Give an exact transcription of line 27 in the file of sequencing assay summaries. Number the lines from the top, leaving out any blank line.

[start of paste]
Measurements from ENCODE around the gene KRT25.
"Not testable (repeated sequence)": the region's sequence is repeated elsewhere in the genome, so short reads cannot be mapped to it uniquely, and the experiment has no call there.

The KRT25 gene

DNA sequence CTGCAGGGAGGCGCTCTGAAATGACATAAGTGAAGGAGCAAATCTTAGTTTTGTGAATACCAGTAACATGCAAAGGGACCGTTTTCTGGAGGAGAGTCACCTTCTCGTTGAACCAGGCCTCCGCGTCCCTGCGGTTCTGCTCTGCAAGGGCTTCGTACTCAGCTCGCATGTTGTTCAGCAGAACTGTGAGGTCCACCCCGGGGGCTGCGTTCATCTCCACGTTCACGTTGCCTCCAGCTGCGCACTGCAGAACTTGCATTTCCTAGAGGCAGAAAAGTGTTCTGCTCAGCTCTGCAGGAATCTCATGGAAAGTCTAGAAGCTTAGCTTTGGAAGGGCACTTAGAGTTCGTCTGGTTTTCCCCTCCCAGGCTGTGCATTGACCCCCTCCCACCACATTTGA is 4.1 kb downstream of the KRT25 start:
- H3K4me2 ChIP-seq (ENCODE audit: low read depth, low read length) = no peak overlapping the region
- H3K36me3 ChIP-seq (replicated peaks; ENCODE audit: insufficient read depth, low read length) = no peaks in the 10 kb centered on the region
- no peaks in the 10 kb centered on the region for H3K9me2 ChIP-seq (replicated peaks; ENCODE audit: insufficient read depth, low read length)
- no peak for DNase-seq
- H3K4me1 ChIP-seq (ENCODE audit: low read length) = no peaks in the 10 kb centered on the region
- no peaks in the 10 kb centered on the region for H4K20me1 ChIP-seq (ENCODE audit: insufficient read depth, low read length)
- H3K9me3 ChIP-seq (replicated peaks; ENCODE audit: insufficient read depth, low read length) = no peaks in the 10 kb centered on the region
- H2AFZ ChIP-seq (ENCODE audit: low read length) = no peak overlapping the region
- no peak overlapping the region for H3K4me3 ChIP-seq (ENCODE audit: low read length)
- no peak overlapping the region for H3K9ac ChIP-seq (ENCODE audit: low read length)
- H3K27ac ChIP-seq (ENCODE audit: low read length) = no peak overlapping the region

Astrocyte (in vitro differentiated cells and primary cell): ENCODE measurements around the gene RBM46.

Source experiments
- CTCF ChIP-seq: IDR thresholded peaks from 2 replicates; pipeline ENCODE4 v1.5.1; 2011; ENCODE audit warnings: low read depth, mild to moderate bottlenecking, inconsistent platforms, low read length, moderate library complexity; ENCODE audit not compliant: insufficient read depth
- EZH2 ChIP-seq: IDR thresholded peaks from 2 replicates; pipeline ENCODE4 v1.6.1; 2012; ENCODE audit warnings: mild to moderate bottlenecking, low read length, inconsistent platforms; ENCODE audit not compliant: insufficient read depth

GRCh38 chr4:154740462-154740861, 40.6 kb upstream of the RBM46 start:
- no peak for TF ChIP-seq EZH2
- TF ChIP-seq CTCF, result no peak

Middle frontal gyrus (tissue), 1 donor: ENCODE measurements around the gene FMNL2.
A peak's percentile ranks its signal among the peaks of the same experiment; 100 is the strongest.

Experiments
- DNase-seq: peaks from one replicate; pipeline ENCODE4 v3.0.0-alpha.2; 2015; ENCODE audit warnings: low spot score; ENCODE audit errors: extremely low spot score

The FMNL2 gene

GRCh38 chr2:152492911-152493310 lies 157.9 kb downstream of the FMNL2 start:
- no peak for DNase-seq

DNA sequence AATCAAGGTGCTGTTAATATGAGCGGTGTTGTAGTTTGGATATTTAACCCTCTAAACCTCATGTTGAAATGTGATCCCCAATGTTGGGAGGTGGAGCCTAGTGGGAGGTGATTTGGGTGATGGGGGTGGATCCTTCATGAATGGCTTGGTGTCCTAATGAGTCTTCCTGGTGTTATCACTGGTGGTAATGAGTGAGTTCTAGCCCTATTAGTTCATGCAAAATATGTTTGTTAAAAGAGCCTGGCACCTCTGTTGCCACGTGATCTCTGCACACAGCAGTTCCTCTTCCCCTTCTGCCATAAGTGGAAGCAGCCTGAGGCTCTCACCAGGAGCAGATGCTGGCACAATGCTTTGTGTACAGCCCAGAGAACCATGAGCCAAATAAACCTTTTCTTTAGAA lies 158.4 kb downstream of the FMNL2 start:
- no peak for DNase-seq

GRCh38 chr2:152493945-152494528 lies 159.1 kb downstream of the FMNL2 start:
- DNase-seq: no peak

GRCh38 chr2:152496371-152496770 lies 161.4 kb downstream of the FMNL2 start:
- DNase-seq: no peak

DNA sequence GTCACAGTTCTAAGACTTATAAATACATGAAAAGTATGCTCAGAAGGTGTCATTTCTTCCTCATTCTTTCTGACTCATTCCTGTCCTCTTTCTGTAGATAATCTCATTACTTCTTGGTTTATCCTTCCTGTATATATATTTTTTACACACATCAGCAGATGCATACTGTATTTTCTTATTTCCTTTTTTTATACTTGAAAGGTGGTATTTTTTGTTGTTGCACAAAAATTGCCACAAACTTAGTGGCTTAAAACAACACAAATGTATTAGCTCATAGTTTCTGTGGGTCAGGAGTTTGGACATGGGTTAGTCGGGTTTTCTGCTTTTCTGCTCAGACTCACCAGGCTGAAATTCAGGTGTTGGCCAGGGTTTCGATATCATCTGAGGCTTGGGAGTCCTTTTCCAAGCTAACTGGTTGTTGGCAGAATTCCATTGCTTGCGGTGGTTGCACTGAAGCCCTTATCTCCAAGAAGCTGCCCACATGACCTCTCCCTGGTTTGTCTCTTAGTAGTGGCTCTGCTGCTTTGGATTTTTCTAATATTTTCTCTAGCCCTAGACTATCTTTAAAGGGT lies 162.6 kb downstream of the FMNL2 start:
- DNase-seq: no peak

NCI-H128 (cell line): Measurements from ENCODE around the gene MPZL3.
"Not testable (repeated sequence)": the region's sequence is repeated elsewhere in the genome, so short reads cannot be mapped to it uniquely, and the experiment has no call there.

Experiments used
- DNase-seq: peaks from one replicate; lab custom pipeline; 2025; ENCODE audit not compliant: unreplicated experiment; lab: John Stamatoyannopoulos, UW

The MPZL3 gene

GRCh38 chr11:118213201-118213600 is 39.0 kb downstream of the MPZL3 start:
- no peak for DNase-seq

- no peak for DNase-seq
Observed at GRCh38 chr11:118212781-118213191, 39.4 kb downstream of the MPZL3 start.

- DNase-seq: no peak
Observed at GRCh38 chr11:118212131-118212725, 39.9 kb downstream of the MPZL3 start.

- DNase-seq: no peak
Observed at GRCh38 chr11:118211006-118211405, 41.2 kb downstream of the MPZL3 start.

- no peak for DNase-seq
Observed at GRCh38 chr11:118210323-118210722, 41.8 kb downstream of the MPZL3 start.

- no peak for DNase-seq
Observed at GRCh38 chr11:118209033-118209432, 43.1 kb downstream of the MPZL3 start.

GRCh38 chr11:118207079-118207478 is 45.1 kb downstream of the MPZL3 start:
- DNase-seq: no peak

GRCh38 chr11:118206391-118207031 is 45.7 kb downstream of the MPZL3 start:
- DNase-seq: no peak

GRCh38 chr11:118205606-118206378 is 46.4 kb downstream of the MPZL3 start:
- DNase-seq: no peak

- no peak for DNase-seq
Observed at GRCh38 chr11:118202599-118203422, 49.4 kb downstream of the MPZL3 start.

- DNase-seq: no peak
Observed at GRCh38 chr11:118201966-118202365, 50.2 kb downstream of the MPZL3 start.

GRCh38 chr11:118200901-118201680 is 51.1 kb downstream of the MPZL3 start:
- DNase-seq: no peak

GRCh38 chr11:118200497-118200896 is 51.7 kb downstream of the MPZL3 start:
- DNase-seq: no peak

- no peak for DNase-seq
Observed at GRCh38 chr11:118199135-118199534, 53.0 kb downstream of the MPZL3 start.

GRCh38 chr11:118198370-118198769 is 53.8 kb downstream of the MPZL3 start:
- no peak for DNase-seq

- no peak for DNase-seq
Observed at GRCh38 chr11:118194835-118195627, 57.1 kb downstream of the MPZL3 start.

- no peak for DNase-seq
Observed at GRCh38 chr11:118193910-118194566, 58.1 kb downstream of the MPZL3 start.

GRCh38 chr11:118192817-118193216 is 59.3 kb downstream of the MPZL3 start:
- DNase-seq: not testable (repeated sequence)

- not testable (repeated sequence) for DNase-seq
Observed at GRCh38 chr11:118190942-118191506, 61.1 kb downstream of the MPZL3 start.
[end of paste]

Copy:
The FMNL2 gene